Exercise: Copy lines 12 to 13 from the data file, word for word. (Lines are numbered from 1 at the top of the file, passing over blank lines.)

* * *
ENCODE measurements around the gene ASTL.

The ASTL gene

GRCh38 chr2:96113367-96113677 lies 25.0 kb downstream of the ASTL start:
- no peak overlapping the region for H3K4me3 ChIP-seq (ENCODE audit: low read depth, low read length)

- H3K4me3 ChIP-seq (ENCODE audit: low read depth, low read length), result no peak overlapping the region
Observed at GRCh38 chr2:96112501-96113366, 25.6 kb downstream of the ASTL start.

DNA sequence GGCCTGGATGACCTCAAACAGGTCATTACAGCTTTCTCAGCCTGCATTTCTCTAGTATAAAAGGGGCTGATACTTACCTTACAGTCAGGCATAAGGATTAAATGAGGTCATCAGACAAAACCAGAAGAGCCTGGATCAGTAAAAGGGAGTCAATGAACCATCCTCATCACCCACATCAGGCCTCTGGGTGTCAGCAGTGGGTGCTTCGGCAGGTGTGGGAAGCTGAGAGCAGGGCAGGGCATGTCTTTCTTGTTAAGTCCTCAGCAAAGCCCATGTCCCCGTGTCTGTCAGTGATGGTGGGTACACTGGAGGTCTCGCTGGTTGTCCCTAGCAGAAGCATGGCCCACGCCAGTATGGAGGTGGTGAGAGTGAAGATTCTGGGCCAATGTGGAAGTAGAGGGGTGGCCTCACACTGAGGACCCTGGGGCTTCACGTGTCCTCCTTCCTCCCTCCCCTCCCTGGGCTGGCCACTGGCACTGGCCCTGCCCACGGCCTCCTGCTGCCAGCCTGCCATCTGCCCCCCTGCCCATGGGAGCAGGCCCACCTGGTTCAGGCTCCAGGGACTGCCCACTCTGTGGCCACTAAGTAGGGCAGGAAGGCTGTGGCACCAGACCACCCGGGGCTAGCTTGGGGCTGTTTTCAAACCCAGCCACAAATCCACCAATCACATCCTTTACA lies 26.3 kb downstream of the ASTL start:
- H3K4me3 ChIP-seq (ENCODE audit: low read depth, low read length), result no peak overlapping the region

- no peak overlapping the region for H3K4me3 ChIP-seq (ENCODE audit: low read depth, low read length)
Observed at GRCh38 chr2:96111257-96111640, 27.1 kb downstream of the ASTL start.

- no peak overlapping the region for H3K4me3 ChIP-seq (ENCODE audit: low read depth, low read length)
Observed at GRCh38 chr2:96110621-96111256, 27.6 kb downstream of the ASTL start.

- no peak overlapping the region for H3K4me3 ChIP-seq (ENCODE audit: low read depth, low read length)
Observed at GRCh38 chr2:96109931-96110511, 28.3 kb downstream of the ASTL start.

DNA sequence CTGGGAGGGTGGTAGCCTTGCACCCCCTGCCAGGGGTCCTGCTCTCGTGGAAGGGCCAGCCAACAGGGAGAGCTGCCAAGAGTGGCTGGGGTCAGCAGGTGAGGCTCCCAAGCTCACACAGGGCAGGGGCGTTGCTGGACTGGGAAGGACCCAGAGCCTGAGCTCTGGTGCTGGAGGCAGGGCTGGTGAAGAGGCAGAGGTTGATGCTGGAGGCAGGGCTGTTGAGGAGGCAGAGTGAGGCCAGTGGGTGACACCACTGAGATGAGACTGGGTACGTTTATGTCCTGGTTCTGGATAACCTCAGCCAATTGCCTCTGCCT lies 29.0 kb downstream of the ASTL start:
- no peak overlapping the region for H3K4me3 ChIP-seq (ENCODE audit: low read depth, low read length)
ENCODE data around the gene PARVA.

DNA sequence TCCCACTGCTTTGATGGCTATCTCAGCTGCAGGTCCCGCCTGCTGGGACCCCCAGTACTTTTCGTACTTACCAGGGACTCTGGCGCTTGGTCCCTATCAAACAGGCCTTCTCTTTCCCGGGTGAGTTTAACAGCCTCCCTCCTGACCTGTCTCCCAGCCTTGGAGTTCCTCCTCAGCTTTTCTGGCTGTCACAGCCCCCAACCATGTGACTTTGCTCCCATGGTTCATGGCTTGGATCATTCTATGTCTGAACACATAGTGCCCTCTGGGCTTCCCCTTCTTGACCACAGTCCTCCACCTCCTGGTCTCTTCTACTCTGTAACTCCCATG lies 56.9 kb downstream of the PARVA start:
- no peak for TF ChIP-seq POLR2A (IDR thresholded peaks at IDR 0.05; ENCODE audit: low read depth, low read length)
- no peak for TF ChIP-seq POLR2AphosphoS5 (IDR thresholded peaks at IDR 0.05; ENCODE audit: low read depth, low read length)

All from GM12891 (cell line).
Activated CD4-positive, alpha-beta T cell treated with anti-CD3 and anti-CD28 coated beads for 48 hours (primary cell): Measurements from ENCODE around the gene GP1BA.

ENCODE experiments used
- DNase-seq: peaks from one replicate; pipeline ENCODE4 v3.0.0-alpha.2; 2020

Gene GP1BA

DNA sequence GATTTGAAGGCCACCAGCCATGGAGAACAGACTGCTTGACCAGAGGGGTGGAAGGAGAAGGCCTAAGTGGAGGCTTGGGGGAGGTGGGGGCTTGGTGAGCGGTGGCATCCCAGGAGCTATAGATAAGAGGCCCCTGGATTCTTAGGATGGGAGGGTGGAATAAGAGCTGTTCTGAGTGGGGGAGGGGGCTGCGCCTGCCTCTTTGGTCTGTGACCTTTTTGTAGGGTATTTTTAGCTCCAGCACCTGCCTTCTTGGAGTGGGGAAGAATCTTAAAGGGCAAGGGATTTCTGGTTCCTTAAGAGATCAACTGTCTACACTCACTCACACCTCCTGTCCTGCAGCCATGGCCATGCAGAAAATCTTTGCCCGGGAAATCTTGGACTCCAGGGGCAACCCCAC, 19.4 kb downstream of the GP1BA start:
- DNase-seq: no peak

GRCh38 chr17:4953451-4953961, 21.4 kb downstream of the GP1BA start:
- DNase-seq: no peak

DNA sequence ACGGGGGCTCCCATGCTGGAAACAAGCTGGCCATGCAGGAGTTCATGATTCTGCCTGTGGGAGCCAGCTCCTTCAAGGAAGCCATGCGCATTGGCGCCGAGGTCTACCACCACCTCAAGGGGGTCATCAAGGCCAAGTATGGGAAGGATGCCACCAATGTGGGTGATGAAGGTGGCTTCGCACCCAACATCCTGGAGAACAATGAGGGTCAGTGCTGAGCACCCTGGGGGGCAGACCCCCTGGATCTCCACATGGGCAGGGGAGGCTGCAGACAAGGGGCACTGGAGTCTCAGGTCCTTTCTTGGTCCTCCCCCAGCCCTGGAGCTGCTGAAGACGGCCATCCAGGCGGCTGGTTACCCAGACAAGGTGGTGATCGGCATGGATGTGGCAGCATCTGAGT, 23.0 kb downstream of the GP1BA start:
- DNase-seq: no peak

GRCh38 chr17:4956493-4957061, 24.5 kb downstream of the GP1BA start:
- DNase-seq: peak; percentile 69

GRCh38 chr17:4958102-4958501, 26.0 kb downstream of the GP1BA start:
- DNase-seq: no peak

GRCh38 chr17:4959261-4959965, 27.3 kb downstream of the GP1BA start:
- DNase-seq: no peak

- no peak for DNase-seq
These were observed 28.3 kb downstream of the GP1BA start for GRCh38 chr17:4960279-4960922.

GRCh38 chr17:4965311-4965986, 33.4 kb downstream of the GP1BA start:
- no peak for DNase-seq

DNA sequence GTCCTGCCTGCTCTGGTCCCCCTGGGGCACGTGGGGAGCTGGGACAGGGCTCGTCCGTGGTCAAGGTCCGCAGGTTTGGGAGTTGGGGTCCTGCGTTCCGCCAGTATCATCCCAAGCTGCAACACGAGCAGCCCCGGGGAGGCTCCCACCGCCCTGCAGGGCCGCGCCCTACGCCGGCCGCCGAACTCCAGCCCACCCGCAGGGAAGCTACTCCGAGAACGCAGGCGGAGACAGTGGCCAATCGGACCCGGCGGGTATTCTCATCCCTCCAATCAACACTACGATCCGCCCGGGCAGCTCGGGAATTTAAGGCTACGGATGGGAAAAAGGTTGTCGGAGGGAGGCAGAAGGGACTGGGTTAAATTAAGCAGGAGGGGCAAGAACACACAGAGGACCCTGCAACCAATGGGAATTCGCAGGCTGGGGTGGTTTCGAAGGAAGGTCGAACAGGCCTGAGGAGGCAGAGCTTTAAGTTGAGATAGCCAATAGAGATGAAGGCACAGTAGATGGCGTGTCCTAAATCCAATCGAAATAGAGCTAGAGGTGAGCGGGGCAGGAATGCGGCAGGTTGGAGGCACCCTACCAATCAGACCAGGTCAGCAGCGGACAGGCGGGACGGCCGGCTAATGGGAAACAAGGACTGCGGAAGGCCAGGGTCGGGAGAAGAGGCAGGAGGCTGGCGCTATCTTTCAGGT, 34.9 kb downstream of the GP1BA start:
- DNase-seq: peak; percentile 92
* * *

Observed at GRCh38 chr2:96110621-96111256, 27.6 kb downstream of the ASTL start.

- no peak overlapping the region for H3K4me3 ChIP-seq (ENCODE audit: low read depth, low read length)